Faster, Higher, More Strong Arm: London 2012 Intellectual Property enforcement

Faster, Higher, More Strong Arm: London 2012 Intellectual Property enforcement

2012/8/13

One element of the Olympic Games held in London which has gathered a lot of criticism is the strategy which the organisers have used to prevent anyone other than official sponsors making any reference or connection to the event. However, if one examines the actual law regarding this, the question arises as to whether people have been scared out of legitimate activities by a paper tiger, or if civil liberties have been curtailed for private interests.

Although much of the reporting has been about “copyright” in fact very little of the intellectual property associated with the event has in fact been protected under copyright.

The first piece of legislation to look at is the Olympic Symbol etc. (Protection) Act 1995. This creates a particular type of Intellectual Property right “the Olympics association right”, which is a quasi-trademark over the use of certain words listed in s18 (such as “Olympic” and the motto “Citius, altius, fortius”, any translations of the words, as well as the Olympic symbol of five interlocking rings in favour of to the Olympics association. These rights cannot be trademarks per se as the Olympic games are not a trade, business or profession but the effect of the Act grants much the same rights as a trade mark holder would have.

There are specific provision allowing the continued use of the specified words if they have been use prior to coming into force of the Act (s4). Therefore e.g. if one were operating an business “Olympic Café” prior to 1995, one would not be required at law to change the name; of course if one did change the name this would break the continual use since prior to the coming into the effect of the act specified by s4(11).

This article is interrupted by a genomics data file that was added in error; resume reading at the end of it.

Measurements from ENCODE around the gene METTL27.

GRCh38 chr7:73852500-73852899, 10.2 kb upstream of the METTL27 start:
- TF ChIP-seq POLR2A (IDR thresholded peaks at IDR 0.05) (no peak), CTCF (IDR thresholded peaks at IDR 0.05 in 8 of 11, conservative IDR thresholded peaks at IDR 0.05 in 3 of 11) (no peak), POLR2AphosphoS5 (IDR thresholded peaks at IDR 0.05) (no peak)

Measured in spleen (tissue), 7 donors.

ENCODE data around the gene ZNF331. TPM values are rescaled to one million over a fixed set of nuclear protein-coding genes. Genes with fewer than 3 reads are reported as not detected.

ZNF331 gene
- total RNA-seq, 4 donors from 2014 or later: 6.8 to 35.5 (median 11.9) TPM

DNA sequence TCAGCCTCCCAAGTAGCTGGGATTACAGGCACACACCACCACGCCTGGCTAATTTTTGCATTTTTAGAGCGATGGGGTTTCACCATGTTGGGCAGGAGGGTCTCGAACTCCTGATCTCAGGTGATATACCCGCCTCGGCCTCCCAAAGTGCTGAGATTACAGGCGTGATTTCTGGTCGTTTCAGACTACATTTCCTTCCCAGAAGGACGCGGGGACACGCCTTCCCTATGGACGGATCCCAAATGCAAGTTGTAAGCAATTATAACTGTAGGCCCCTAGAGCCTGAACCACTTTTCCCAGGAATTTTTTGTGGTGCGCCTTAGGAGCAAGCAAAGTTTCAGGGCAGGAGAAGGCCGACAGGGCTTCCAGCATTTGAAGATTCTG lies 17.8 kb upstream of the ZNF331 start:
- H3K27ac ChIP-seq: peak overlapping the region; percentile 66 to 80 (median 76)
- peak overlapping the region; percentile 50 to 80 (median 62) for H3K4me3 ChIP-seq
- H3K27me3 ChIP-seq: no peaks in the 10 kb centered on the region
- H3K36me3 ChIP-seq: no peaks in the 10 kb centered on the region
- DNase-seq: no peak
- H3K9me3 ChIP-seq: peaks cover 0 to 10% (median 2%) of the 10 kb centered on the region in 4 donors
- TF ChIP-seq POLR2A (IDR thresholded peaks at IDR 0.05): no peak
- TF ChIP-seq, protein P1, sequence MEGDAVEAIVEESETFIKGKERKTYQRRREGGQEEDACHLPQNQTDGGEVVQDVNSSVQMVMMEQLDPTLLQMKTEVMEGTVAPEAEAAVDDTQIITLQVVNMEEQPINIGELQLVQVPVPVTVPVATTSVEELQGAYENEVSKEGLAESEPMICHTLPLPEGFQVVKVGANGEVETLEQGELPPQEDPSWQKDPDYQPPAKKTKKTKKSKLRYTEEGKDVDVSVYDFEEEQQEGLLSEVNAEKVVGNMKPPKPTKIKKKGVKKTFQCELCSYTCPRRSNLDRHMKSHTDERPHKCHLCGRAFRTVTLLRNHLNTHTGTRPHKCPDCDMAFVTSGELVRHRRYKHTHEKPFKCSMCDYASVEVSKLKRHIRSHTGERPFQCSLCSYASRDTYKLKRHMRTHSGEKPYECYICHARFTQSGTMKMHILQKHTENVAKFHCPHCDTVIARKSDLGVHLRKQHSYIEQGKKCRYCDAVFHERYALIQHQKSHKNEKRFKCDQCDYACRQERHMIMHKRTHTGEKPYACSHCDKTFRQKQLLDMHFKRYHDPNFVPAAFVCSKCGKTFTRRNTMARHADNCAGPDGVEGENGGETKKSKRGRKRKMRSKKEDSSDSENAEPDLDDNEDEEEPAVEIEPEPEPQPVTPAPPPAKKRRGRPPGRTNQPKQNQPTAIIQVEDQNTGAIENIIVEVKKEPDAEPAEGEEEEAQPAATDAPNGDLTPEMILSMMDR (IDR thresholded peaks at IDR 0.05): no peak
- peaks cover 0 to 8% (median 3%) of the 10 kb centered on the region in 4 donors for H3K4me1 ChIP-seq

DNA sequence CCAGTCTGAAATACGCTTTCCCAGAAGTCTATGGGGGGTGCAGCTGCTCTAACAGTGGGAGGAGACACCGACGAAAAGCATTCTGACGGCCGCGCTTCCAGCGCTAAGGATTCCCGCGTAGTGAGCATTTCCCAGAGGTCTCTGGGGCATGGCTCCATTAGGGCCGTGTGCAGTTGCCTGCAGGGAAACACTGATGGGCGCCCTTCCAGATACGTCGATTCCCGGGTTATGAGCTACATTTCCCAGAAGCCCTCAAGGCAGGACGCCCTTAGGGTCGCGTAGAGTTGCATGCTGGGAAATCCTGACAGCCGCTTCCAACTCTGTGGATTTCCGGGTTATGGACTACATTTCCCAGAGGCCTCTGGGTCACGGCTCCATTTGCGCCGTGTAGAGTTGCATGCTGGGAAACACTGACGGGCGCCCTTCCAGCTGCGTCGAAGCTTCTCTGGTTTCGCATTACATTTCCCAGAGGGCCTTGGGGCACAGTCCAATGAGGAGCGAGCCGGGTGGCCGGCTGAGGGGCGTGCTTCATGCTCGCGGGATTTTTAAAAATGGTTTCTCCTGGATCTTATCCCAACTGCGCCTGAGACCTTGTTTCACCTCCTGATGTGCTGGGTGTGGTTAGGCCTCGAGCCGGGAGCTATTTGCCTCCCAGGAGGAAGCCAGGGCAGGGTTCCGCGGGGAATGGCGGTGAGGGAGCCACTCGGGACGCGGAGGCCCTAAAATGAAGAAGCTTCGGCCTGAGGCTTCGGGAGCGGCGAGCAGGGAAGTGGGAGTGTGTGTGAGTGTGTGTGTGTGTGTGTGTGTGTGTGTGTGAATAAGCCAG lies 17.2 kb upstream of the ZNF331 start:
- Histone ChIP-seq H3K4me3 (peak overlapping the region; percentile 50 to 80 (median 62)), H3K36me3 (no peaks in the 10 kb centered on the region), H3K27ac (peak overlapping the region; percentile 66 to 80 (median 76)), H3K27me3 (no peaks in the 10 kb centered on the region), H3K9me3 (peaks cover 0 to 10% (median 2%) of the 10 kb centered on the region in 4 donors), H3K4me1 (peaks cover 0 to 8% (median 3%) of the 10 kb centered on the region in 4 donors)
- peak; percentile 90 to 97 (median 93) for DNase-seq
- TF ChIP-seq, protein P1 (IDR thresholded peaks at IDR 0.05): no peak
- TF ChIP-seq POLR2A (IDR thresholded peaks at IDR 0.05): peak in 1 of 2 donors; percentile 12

Likewise one can use representations for non-commercial purposes, and for reporting on events; thus for example one could sell a magazine containing a report of a competitors reminiscences of a previous games without falling foul of this Act.

So much for the general rights. However there is specific legislation for the London 2012 games, the London Olympic Games and Paralympic Games Act 2006 (as amended) and the regulations created thereunder. This is not a masterpiece of the draftsman’s art, but to be fair neither are many Acts in the past few decades.
Schedule 3 of the 2006 Act makes certain amendments to the 1995 Act, but the only change of general significance is the created of equivalent “Paralympic association rights”.

Likewise schedule 4 of the 2006 Act creates a “London Olympics association right” but this is significantly different from the Olympic and Paralympic rights. This right is defined as:
“the London Olympics association right, which shall confer exclusive rights in relation to the use of any representation (of any kind) in a manner likely to suggest to the public that there is an association between the London Olympics and (a)goods or services, or (b) a person who provides goods or services.”

Now this is not analogous to any existing form of Intellectual Property right. If one moves on to the next clause, one discovers that this right is only infringed where a person in the course of trade makes such a representation in relation to themselves.

Therefore in effect we have a provision seeking to prevent misrepresentation in advertising not the massive right of censorship that appears at first glance.

There is then the infamous list of words, not as represented by certain parties of prohibited words, but in fact words which a court is to take into consideration in determining if a representation in the course of trade is attempting to make a false representation of an association between the goods, services or business in question and the London Olympics. It would be entirely possible for every single word in the list to be used and still have a court decide no false representation has been made.